Are Dried Fruits Higher in Sugar?

Dried fruit

Verywell / Alexandra Shytsman

Dried fruits, like raisins and prunes, are convenient because they last for a long time and they're good sources of vitamins, minerals, and fiber. But, if you examine the nutritional information for both fresh fruit and their dried versions, you may see a lot more sugar and calories per serving in dried fruits.

So what happens? Does the fruit magically make more sugar during the dehydrating process? Nope. The fruit doesn't develop more sugar when it's dehydrated, but it loses volume, so the issue is how you measure the fruits before you compare them.

Water Loss Equals Volume Loss

Fruits are dried in special dehydrators, or they can be left in the sun to dehydrate naturally, and the fruit is ready when almost all of the water has disappeared. The loss of water means loss of physical size, so when a plump, juicy grape becomes a shriveled, leathery raisin, it's a lot smaller. The same thing happens when plums are dried into prunes or when any fruits or berries are dehydrated.

When you compare fresh and dried fruit by volume, then you'll always find more sugar and calories in the dried fruit. For example, one cup of raisins has about 120 grams of sugar while a cup of grapes has about 23 grams of sugar. Translate that into calories, and you'll see the cup of grapes has about 104 calories, and the cup of raisins has over 480 calories.

Compare by Quantity

So you can see what happens when you compare fresh fruits and dried fruits by the cup because you can only fit about 30 to 40 grapes in a one-cup measuring cup, compared to more than 250 raisins. But what if you compare them by quantity instead? 

According to the United States Department of Agriculture FoodData Central Database, 10 grapes have about 7 and a half grams of sugar and 34 calories. Thirty raisins have 47 calories and just under 10 grams of sugar. It looks like the raisins lose sugar during the drying process, but that's probably not the case. The natural sugar content of grapes varies by variety and the nutritional value assessments were probably carried out on different types. But, even so, when you compare a raisin to a grape, the nutritional numbers are about the same except for the water.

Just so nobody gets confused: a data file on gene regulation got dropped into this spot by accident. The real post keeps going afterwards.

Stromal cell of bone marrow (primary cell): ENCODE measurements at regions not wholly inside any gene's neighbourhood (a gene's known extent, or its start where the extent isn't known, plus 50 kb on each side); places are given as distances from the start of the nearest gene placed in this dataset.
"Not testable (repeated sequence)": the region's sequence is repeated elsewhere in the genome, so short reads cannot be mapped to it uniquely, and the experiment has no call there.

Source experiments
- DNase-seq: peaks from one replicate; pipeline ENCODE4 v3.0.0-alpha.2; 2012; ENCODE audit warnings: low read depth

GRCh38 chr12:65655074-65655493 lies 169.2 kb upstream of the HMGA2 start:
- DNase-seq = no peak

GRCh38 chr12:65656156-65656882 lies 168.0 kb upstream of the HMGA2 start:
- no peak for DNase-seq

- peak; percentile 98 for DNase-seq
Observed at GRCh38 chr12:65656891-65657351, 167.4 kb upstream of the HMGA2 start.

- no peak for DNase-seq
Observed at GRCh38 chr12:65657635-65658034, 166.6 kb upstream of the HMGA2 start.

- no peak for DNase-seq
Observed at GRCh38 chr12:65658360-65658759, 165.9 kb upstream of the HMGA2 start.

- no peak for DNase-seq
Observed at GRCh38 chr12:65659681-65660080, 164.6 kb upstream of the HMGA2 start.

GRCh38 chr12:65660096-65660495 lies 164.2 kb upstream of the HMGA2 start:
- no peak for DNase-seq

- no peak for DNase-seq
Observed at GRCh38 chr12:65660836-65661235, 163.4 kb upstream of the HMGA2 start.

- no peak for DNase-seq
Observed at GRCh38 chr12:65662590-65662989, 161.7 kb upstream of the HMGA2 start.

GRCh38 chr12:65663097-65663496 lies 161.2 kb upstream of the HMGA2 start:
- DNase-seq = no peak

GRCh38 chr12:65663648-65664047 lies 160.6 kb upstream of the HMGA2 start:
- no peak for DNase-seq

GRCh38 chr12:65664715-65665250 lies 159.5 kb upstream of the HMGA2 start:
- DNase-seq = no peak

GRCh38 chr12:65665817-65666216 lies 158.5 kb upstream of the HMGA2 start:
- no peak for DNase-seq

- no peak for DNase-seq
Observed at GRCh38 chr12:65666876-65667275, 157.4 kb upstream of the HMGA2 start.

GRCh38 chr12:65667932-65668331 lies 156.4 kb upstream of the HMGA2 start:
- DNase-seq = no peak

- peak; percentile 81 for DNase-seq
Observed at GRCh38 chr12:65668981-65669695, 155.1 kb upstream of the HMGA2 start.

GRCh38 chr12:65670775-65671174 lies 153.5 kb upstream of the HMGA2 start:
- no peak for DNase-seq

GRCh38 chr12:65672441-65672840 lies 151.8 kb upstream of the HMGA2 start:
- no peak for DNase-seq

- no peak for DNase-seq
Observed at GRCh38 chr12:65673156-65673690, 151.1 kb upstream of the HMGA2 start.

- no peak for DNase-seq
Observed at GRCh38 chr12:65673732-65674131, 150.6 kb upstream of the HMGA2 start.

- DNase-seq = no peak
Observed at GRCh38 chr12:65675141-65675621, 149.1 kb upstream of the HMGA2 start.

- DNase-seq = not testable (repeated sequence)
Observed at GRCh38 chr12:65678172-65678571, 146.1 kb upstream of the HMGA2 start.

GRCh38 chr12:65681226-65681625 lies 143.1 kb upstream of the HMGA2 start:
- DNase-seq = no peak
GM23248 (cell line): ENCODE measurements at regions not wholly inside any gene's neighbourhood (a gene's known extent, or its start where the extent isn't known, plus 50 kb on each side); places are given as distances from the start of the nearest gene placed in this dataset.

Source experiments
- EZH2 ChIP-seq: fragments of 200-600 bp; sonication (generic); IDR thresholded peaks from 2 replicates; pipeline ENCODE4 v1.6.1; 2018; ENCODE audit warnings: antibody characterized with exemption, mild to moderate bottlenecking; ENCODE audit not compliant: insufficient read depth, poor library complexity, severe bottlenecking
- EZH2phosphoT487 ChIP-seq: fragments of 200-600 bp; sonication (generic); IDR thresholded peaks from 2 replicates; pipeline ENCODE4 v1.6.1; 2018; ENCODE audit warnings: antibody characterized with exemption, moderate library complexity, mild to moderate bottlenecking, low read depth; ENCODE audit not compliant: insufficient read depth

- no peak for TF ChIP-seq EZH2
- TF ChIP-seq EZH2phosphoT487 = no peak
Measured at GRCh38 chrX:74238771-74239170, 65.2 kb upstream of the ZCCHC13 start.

It's important to point out that some dried fruits, like cranberries, are so tart, you can barely stand to eat them, so sugar or fruit juices are often added during the drying process so the resulting craisins can be sold as a snack.

Should Dried Fruits Be Avoided?

A healthy balanced diet should include some fruit. Fresh fruit is probably higher in some vitamins, like vitamin C, but mineral and fiber content are retained during the drying process, so there's no need to avoid dried fruit. But if you're watching your weight, you'll need to keep an eye on serving sizes and calorie counts.

Raisins, craisins, dried blueberries, apple chips, and dried apricots are so convenient and keep longer than fresh fruit. And they're versatile:

  • Make a salad with your favorite dark greens, fresh apple slices, dried cranberries, and a little goat cheese.
  • Or try a spinach, pear, and raisin salad from California Raisins.
  • Get the kids in the kitchen and teach them how to make ants on a log with raisins, peanut butter, and celery.
  • Add dried fruits to hot steel-cut oats for a hearty and healthy breakfast.
  • Use dried fruit as an ingredient in the main course, like chicken tenderloin with mustard and cranberry sauce from Ocean Spray.
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Article Sources
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  1. U.S. Department of Agriculture, FoodData Central. Raisins (Sun-Maid). Updated April 1, 2019.

  2. U.S. Department of Agriculture, FoodData Central. Grapes, red or green (European type, such as Thompson seedles), raw. Updated April 1, 2019.

Additional Reading
  • United States Department of Agriculture Agricultural Research Service National Nutrient Database for Standard Reference Release 28.